Home
In this issue
April 9, 2014

Jonathan Tobin: Why Did Kerry Lie About Israeli Blame?

Samuel G. Freedman: A resolution 70 years later for a father's unsettling legacy of ashes from Dachau

Jessica Ivins: A resolution 70 years later for a father's unsettling legacy of ashes from Dachau

Kim Giles: Asking for help is not weakness

Kathy Kristof and Barbara Hoch Marcus: 7 Great Growth Israeli Stocks

Matthew Mientka: How Beans, Peas, And Chickpeas Cleanse Bad Cholesterol and Lowers Risk of Heart Disease

Sabrina Bachai: 5 At-Home Treatments For Headaches

The Kosher Gourmet by Daniel Neman Have yourself a matzo ball: The secrets bubby never told you and recipes she could have never imagined

April 8, 2014

Lori Nawyn: At Your Wit's End and Back: Finding Peace

Susan B. Garland and Rachel L. Sheedy: Strategies Married Couples Can Use to Boost Benefits

David Muhlbaum: Smart Tax Deductions Non-Itemizers Can Claim

Jill Weisenberger, M.S., R.D.N., C.D.E : Before You Lose Your Mental Edge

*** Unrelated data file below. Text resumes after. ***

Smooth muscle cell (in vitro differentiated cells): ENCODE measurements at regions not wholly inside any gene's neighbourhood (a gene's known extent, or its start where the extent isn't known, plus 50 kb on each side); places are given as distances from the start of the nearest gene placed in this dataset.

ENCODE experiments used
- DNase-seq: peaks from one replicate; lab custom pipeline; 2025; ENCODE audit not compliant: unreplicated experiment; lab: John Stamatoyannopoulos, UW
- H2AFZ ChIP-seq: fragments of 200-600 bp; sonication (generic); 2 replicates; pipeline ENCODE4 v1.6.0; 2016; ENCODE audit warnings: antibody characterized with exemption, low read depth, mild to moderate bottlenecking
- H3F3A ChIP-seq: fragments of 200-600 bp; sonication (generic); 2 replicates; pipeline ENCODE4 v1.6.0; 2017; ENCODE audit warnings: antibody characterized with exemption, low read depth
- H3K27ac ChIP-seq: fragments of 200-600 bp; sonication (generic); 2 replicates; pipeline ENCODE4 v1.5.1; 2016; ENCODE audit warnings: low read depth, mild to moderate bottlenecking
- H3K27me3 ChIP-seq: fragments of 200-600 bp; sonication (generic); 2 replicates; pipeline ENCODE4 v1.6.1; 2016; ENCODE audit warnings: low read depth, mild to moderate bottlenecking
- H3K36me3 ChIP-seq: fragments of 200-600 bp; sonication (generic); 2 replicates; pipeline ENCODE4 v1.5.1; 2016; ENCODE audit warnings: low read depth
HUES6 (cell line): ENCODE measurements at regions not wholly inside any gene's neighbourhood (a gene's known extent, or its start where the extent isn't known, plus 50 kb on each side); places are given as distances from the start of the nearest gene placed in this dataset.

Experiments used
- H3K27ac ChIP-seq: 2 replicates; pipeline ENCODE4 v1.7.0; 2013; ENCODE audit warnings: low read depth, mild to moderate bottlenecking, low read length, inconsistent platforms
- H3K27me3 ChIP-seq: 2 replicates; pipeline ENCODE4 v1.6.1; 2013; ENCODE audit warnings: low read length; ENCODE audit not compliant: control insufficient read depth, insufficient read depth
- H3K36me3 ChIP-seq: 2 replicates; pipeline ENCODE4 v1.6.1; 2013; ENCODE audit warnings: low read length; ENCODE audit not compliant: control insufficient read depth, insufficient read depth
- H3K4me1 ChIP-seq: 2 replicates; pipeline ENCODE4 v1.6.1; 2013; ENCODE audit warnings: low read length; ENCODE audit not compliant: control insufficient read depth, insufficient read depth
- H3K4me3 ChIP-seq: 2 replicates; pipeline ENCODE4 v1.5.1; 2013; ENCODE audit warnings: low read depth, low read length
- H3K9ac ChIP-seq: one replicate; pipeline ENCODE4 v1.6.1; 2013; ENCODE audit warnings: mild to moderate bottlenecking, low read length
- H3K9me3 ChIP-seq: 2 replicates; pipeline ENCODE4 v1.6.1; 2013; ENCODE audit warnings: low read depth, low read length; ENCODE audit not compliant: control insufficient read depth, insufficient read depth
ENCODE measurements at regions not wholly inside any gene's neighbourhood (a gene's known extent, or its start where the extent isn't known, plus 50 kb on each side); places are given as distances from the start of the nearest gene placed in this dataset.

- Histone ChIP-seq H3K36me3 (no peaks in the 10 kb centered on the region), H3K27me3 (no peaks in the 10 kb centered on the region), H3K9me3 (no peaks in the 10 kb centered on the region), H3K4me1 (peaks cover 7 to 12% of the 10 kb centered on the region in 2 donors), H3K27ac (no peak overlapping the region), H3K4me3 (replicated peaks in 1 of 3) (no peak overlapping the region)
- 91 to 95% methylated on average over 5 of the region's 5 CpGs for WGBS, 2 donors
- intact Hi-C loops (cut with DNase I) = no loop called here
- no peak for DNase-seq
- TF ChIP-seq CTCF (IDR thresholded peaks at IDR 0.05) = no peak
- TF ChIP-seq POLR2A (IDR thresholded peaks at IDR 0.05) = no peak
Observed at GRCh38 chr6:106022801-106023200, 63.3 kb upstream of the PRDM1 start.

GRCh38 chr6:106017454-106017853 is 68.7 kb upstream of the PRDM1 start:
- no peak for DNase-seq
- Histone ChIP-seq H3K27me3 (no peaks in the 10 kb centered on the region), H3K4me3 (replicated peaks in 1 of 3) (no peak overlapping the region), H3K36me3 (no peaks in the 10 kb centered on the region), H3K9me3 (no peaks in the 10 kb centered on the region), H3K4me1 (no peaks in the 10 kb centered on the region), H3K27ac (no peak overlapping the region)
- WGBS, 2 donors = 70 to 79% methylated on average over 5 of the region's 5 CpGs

Dana Dovey: Coffee Drinkers Rejoice! Your Cup Of Joe Can Prevent Death From Liver Disease

Chris Weller: Electric 'Thinking Cap' Puts Your Brain Power Into High Gear

The Kosher Gourmet by Marlene Parrish A gift of hazelnuts keeps giving --- for a variety of nutty recipes: Entree, side, soup, dessert

April 4, 2014

Rabbi David Gutterman: The Word for Nothing Means Everything

Charles Krauthammer: Kerry's folly, Chapter 3

Amy Peterson: A life of love: How to build lasting relationships with your children

John Ericson: Older Women: Save Your Heart, Prevent Stroke Don't Drink Diet

John Ericson: Why 50 million Americans will still have spring allergies after taking meds

Cameron Huddleston: Best and Worst Buys of April 2014

Stacy Rapacon: Great Mutual Funds for Young Investors